we'd open it. The first step was just empowerment.
11:17
You can see it in their face, just this joy of, I can do it.
11:19
This is a girl in inner-city Boston who had just done a high-tech
11:22
on-demand craft sale in the inner city community center.
11:24
It goes on from there to serious hands-on technical education
11:28
informally, out of schools. In Ghana we had set up one of these labs.
11:32
We designed a network sensor, and kids would show up
11:37
and refuse to leave the lab.
11:39
There was a girl who insisted we stay late at night --
11:40
(Video): Kids: I love the Fab Lab.
11:43
-- her first night in the lab because she was going to make the sensor.
11:45
So she insisted on fabbing the board, learning how to stuff it,
11:48
learning how to program it. She didn't really know
11:51
what she was doing or why she was doing it, but she knew
11:53
she just had to do it. There was something electric about it.
11:55
This is late at, you know, 11 o'clock at night
11:58
and I think I was the only person surprised when what she built
12:00
worked the first time.
12:03
And I've shown this to engineers at big companies, and they say
12:05
they can't do this. Any one thing she's doing, they can do better,
12:07
but it's distributed over many people and many sites
12:10
and they can't do in an afternoon
12:13
what this little girl in rural Ghana is doing.
12:14
(Video): Girl: My name is Valentina Kofi; I am eight years old.
12:33
I made a stacking board.
12:37
And, again, that was just for the joy of it.
12:40
Then these labs started doing serious problem solving --
12:43
instrumentation for agriculture in India,
12:46
steam turbines for energy conversion in Ghana,
12:48
high-gain antennas in thin client computers.
12:50
And then, in turn, businesses started to grow,
12:54
like making these antennas.
12:55
And finally, the lab started doing invention.
12:56
We're learning more from them than we're giving them.
12:58
I was showing my kids in a Fab Lab how to use it.
13:00
They invented a way to do a construction kit out of a cardboard box --
13:03
which, as you see up there, that's becoming a business --
13:07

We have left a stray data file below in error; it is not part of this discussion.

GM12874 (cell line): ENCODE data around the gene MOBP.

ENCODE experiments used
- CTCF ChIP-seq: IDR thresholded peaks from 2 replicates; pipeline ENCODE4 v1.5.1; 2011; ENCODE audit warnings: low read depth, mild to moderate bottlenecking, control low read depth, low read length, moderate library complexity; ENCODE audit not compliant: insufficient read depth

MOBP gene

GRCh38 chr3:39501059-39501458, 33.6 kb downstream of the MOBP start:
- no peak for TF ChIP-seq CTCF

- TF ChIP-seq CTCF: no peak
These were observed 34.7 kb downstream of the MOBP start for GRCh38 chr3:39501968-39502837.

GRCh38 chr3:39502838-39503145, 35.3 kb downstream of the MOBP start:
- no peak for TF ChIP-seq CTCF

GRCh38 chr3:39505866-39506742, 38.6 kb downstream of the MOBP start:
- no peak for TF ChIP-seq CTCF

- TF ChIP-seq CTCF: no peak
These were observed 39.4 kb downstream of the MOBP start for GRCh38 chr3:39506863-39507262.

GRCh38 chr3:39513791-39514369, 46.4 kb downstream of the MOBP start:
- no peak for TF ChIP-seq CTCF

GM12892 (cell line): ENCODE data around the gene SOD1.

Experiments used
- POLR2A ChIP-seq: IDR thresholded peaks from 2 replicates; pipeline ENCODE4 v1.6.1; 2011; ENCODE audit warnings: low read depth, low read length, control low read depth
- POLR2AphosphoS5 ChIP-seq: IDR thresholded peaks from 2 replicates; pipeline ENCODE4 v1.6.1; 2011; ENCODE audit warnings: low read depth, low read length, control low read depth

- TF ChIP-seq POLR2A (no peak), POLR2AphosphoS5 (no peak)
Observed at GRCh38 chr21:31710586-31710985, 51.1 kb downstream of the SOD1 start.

but their design was better than Saul's design at MIT,
13:09
so there's now three students at MIT doing their theses on
13:12
scaling the work of eight-year-old children
13:15
because they had better designs.
13:18
Real invention is happening in these labs.
13:19
And I still kept -- so, in the last year I've been spending time with
13:22
heads of state and generals and tribal chiefs who all want this,
13:24
and I keep saying, but this isn't the real thing.
13:27
Wait, like, 20 years and then we'll be done.
13:29
And I finally got what's been going on. This is Kernigan and Ritchie
13:31
inventing UNIX on a PDP.
13:34
PDPs came between mainframes and minicomputers.
13:37
They were tens of thousands of dollars, hard to use,
13:39
but they brought computing down to work groups,
13:42
and everything we do today happened there.
13:44
These Fab Labs are the cost and complexity of a PDP.
13:46
The projection of digital fabrication
13:49
isn't a projection for the future; we are now in the PDP era.
13:51
We talked in hushed tones about the great discoveries then.
13:54
It was very chaotic, it wasn't, sort of, clear what was going on.
13:57
In the same sense we are now, today, in the minicomputer era
14:00
of digital fabrication.
14:03
The only problem with that is it breaks everybody's boundaries.
14:05
In DC, I go to every agency that wants to talk, you know;
14:09
in the Bay Area, I go to every organization you can think of --
14:12
they all want to talk about it, but it breaks
14:14
their organizational boundaries. In fact, it's illegal for them,
14:16
in many cases, to equip ordinary people to create
14:19
rather than consume technology.
14:23
And that problem is so severe that the ultimate invention
14:24
coming from this community surprised me:
14:28
it's the social engineering. That the lab in far north of Norway --
14:31
this is so far north its satellite dishes look at the ground
14:35
rather than the sky because that's where the satellites are --
14:37
the lab outgrew the little barn that it was in.
14:41
It was there because they wanted to find animals in the mountains
14:42
but it outgrew it, so they built this extraordinary village for the lab.
14:45
This isn't a university; it's not a company. It's essentially
14:49